Types of Galaxies Help
Types Of Galaxies
When telescopes became powerful enough to resolve nebulae into definite shapes, one type of nebula presented a conundrum. Many of the spiral nebulae , which looked like whirlpools of glowing gas, had spectral lines whose wavelengths were much longer than they ought to be. This phenomenon, called red shift , suggests that an object is receding. Red shifts were seen commonly for spiral nebulae, but blue shifts—foreshortening of the waves when an object is approaching—were almost never seen, and when they were observed, they were minimal. Some astronomers thought that the spiral nebulae actually were huge congregations of stars at immense distances and that our own Milky Way was just one such congregation. Until individual stars could be resolved within the spiral nebulae, however, this idea remained an unproved hypothesis.
Today we know that the spiral nebulae do consist of stars, and we call them spiral galaxies . Spirals are not the only type of galaxy. Other objects, previously thought to be emission nebulae or globular star clusters within our Milky Way, turned out to be irregular galaxies or elliptical galaxies . Some of these are billions (units of 1 billion or 10 9 ) of light-years away from us. Many contain hundreds of billions of individual stars.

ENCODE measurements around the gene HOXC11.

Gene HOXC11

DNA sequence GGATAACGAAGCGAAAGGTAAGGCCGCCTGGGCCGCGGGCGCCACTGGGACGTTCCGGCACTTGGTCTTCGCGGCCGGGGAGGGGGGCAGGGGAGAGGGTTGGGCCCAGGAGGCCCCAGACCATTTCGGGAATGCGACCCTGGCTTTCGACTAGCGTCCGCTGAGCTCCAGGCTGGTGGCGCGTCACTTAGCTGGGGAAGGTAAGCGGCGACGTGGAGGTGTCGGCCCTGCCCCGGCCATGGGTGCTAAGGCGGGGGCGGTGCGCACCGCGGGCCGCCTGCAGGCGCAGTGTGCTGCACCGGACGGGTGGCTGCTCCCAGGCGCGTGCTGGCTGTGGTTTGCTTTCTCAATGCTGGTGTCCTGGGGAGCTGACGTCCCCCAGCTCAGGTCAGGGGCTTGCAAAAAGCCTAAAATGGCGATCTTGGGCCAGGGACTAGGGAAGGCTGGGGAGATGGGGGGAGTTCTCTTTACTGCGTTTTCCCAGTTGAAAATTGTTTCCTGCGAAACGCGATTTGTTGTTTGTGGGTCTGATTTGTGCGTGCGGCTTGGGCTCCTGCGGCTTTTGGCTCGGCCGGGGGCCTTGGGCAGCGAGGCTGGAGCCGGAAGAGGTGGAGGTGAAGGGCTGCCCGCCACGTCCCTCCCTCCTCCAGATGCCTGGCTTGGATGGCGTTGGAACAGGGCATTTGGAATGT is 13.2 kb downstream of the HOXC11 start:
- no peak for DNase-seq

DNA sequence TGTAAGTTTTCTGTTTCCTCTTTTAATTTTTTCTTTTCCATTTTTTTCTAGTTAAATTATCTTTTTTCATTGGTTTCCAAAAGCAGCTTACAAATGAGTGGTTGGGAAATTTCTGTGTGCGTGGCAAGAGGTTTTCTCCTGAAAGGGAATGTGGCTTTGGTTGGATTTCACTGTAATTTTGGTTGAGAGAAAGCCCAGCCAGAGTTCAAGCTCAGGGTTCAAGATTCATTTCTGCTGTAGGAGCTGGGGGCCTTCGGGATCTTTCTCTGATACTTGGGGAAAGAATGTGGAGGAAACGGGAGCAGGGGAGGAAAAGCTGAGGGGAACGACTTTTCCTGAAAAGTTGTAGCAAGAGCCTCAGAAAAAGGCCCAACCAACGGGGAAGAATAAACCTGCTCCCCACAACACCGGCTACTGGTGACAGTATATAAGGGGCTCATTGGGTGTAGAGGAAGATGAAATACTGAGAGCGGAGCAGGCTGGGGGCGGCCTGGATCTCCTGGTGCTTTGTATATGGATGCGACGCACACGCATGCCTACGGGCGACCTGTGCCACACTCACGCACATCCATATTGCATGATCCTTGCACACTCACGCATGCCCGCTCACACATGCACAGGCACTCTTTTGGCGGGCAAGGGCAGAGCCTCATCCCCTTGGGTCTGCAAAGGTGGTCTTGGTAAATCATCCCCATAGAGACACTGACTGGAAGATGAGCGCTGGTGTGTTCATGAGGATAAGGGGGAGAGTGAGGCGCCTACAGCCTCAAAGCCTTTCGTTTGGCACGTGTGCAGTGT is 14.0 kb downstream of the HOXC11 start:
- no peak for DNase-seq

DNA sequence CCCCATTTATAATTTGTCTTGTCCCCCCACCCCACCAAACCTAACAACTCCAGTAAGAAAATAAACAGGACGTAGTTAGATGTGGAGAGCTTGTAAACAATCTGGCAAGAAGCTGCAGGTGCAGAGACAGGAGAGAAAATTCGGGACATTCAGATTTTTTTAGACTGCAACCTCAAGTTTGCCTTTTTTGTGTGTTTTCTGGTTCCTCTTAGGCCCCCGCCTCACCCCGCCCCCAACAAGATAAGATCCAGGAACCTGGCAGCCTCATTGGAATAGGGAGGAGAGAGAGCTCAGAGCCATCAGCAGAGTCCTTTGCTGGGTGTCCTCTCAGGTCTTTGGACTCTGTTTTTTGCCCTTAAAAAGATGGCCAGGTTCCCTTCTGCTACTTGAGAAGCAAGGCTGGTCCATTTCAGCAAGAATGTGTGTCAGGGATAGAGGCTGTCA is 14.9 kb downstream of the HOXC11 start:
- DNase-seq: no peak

Some of the brightest galaxies, containing the greatest numbers of stars, are ellipsoidal or spherical in shape. These galaxies are classified according to their eccentricity, the extent to which they are elongated from a perfectly spherical shape. (Actually, the sphere or ellipsoid represents the median boundary, the two-dimensional region such that half the stars are inside and half are outside.) Eccentricity zero (E0) represents a perfect sphere; E1 and E2 are egg-shaped. The E3 and E4 elliptical galaxies resemble elongated eggs. When we get to E5, the median boundary is football-shaped. Elliptical galaxies of E6 and E7 classification are even more elongated. Figure 15-1 shows approximate representations for E0 through E7 elliptical galaxies. This scheme was devised by astronomer Edwin Hubble in the 1930s.
Elliptical galaxies contain comparatively little gas and dust. It is believed that this is so because most of the interstellar material has developed into stars. This suggests that elliptical galaxies are old. There are numerous red giants in these galaxies, and this is consistent with the theory that they are old. Some of these must be supergiants, with diameters hundreds of times that of our Sun, and thousands of times brighter. Despite the vast distances separating other galaxies from ours, some of the stars in elliptical galaxies resolve into points of light in large telescopes. Were it not for the red shift, these giant galaxies could be mistaken for globular star clusters within our own galaxy.
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